And he was the left’s hero for it.  Obama even committed the sentence of Assange’s partner in crime (although if Bradley Manning hadn’t decided he wanted to be a girl, he’d still be in jail), and many on the left cheered and view Manning as a hero.

 

 

But exposing that that the DNC is rigging the primary in Hilary’s favor?  That’s unforgivable.

 

Bombing innocent people in Yemen is forgivable if done by an African American US President...

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15 hours ago, Rothbardian said:

It is easy to dunk on Assange, but let us not forget that he shined a light on the violent excesses of the American government.

 

I'm a fan of transparency and exposing powerful people and organizations who cover up wrongdoing.

 

That said, when you are blatantly partisan about the people and causes harmed by the information you publish, partisan about which governments you seek to expose and those you don't, use the threat of undisclosed information to put diplomatic pressure on the country harboring you, and are willing to help aid the propaganda campaign of a closed, despotic, opaque regime against another nation that may not be as open and transparent as it should be but is still a far sight more so than the former ... I lose quite a bit of sympathy for your cause. 

 

Where are the Wikileaks document troves on China and Russia?  Maybe they exist ... it's not like I spend a lot of time browsing the site ... but I'd think our government would want to shine a light on any such exposures to put pressure on adversaries if it existed ... and I'm guessing that both countries probably have some pretty awful skeletons in their closets.  I don't hear much about secret Chinese and Russian documents exposing those governments for their atrocities, but maybe that's because the American media only report on the American stuff.

 

It seems Assange isn't as interested in transparency as he is in making political statements and exposing people he doesn't like.  Which, in my mind, doesn't put him on a much higher moral plane than the people he is exposing.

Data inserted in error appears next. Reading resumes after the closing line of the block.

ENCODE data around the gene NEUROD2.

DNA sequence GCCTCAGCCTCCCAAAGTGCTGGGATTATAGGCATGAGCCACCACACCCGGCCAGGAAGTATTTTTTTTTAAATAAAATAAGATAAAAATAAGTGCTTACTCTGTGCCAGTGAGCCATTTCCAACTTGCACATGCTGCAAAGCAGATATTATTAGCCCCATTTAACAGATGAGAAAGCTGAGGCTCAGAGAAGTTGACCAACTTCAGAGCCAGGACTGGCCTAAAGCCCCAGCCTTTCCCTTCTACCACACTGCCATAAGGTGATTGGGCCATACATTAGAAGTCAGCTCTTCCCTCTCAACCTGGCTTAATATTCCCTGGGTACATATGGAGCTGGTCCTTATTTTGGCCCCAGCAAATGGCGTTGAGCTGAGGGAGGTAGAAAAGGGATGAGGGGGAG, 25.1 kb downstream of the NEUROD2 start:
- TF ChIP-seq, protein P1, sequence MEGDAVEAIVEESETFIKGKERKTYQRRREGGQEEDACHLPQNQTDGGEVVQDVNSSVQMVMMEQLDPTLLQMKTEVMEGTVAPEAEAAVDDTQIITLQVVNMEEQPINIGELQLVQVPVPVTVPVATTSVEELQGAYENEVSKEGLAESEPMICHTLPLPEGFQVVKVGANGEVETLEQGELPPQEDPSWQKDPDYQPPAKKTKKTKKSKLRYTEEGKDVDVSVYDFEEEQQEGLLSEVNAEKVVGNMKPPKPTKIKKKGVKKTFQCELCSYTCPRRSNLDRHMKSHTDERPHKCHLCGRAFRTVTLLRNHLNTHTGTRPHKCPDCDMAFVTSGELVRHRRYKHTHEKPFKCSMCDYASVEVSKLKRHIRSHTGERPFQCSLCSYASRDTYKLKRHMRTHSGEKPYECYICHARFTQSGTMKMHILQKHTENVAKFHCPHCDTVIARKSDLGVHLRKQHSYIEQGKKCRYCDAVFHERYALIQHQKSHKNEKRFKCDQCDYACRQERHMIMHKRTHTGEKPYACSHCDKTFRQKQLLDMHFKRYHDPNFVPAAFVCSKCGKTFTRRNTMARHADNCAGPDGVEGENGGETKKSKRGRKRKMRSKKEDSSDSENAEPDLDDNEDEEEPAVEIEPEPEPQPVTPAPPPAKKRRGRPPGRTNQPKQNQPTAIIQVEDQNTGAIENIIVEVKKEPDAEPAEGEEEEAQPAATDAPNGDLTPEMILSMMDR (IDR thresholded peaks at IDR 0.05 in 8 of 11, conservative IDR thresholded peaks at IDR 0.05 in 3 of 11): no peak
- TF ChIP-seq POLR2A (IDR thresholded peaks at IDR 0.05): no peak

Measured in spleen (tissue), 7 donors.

3 hours ago, Army Frog Fan said:

 

 

And he was the left’s hero for it.  Obama even committed the sentence of Assange’s partner in crime (although if Bradley Manning hadn’t decided he wanted to be a girl, he’d still be in jail), and many on the left cheered and view Manning as a hero.

 

 

But exposing that that the DNC is rigging the primary in Hilary’s favor?  That’s unforgivable.

 

I don't really think he's the "left's" hero, at least not the "establishment" or "statist" (as Rothbardian would put it) left, especially given that much of his recent effort has been in opposition to Hillary and most of his time in the Ecuadorian embassy was in hiding from the Obama DOJ who he knew would get him extradited the moment he stepped foot in greater London.  Biden, for instance, called him a terrorist, way back before Assange made a point of going after the Democratic candidate for president.  As Rothbardian notes above, the stuff on Wikileaks about our involvement in Yemen does not paint a rosy picture of Obama.  And certain Trumpian elements on the right are quite fond of him, like Hannity, and the Russians are big fans, and I don't think anyone is accusing them of being a leftist government.

 

I think he's a hero for anti-establishment/populist/libertarian people on both sides of the political spectrum.

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40 minutes ago, Duquesne Frog said:

...

I don't really think he's the "left's" hero...

 

Actually Wikileaks was Trump's explicit ( "WikiLeaks, I love WikiLeaks."

hero during the election though it appears he himself as well as others have forgotten that small point.